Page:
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Denise Pope

Education scholar Denise Pope has found that too much homework has negative effects on student well-being and behavioral engagement. (Image credit: L.A. Cicero)

A Stanford researcher found that too much homework can negatively affect kids, especially their lives away from school, where family, friends and activities matter.

“Our findings on the effects of homework challenge the traditional assumption that homework is inherently good,” wrote Denise Pope , a senior lecturer at the Stanford Graduate School of Education and a co-author of a study published in the Journal of Experimental Education .

The researchers used survey data to examine perceptions about homework, student well-being and behavioral engagement in a sample of 4,317 students from 10 high-performing high schools in upper-middle-class California communities. Along with the survey data, Pope and her colleagues used open-ended answers to explore the students’ views on homework.

Median household income exceeded $90,000 in these communities, and 93 percent of the students went on to college, either two-year or four-year.

Students in these schools average about 3.1 hours of homework each night.

“The findings address how current homework practices in privileged, high-performing schools sustain students’ advantage in competitive climates yet hinder learning, full engagement and well-being,” Pope wrote.

Pope and her colleagues found that too much homework can diminish its effectiveness and even be counterproductive. They cite prior research indicating that homework benefits plateau at about two hours per night, and that 90 minutes to two and a half hours is optimal for high school.

Their study found that too much homework is associated with:

* Greater stress: 56 percent of the students considered homework a primary source of stress, according to the survey data. Forty-three percent viewed tests as a primary stressor, while 33 percent put the pressure to get good grades in that category. Less than 1 percent of the students said homework was not a stressor.

* Reductions in health: In their open-ended answers, many students said their homework load led to sleep deprivation and other health problems. The researchers asked students whether they experienced health issues such as headaches, exhaustion, sleep deprivation, weight loss and stomach problems.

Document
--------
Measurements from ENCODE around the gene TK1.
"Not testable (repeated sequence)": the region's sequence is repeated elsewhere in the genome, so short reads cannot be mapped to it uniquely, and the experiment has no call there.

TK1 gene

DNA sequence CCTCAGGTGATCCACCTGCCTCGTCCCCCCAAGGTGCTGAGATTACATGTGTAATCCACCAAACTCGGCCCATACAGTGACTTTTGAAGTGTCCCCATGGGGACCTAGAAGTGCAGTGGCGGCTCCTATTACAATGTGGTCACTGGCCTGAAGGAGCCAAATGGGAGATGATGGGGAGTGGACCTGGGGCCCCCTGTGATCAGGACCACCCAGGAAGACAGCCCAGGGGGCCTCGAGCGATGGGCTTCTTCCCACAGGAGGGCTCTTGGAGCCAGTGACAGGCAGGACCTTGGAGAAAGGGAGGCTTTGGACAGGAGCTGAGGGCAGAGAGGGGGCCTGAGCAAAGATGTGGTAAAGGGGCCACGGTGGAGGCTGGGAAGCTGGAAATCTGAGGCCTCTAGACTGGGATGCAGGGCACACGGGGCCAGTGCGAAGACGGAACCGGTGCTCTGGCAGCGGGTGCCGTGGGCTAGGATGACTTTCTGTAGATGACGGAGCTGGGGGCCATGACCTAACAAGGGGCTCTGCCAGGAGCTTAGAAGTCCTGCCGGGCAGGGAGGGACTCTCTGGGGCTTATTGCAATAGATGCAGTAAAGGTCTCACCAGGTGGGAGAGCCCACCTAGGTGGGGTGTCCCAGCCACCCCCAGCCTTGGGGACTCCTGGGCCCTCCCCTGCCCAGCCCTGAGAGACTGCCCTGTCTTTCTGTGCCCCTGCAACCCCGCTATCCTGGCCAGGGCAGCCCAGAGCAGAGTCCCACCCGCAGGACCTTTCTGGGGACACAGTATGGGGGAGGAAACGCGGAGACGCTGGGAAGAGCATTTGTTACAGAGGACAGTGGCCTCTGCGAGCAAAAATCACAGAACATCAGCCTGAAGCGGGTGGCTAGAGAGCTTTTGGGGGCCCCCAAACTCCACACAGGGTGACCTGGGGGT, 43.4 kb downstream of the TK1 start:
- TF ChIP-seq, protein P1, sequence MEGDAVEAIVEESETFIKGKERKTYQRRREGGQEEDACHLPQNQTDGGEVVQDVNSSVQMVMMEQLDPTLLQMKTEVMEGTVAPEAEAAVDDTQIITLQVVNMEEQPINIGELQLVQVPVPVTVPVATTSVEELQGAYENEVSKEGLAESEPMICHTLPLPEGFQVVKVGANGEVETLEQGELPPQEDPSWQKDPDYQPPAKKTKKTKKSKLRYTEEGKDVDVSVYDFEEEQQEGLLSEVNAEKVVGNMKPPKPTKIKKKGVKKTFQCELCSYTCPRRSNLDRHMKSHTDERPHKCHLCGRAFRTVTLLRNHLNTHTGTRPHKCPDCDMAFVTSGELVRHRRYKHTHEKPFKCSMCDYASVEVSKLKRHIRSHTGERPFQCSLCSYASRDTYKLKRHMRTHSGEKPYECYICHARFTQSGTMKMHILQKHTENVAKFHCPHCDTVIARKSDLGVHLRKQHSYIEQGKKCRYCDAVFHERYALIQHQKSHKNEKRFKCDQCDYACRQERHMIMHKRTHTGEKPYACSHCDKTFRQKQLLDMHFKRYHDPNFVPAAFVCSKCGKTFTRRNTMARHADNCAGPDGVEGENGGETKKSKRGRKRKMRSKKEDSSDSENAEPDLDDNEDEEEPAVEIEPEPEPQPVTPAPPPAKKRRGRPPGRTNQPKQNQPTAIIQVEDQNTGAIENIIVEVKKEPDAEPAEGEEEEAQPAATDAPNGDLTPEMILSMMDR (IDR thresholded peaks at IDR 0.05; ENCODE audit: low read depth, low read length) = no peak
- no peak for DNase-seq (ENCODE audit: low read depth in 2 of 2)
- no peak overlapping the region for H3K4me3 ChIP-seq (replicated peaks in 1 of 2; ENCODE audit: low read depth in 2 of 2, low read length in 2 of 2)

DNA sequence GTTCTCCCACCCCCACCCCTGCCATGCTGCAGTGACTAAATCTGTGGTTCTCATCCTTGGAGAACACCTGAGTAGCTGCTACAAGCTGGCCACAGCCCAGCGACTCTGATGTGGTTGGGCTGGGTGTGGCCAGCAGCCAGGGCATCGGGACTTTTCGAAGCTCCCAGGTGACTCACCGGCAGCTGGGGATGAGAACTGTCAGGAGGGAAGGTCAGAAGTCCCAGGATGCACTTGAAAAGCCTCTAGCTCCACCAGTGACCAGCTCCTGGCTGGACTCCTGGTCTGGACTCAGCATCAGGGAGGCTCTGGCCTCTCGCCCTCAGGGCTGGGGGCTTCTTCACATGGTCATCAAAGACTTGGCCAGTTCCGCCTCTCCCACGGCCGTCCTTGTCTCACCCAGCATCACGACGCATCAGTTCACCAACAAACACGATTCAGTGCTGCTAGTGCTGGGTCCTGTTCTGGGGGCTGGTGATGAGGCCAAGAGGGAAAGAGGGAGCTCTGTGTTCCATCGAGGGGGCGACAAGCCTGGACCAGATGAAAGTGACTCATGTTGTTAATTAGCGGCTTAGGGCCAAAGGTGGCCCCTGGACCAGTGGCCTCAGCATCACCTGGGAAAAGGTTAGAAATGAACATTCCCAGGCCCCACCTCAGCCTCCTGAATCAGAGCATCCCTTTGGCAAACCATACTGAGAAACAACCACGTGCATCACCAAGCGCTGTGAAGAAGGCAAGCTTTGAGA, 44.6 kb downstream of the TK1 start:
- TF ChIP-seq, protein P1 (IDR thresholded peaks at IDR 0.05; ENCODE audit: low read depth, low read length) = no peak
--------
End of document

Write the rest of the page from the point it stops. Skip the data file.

* Less time for friends, family and extracurricular pursuits: Both the survey data and student responses indicate that spending too much time on homework meant that students were “not meeting their developmental needs or cultivating other critical life skills,” according to the researchers. Students were more likely to drop activities, not see friends or family, and not pursue hobbies they enjoy.

A balancing act

The results offer empirical evidence that many students struggle to find balance between homework, extracurricular activities and social time, the researchers said. Many students felt forced or obligated to choose homework over developing other talents or skills.

Also, there was no relationship between the time spent on homework and how much the student enjoyed it. The research quoted students as saying they often do homework they see as “pointless” or “mindless” in order to keep their grades up.

“This kind of busy work, by its very nature, discourages learning and instead promotes doing homework simply to get points,” Pope said.

She said the research calls into question the value of assigning large amounts of homework in high-performing schools. Homework should not be simply assigned as a routine practice, she said.

“Rather, any homework assigned should have a purpose and benefit, and it should be designed to cultivate learning and development,” wrote Pope.

High-performing paradox

In places where students attend high-performing schools, too much homework can reduce their time to foster skills in the area of personal responsibility, the researchers concluded. “Young people are spending more time alone,” they wrote, “which means less time for family and fewer opportunities to engage in their communities.”

Student perspectives

The researchers say that while their open-ended or “self-reporting” methodology to gauge student concerns about homework may have limitations – some might regard it as an opportunity for “typical adolescent complaining” – it was important to learn firsthand what the students believe.

The paper was co-authored by Mollie Galloway from Lewis and Clark College and Jerusha Conner from Villanova University.

Media Contacts

Denise Pope, Stanford Graduate School of Education: (650) 725-7412, [email protected] Clifton B. Parker, Stanford News Service: (650) 725-0224, [email protected]

Does Homework Really Help Students Learn?

A conversation with a Wheelock researcher, a BU student, and a fourth-grade teacher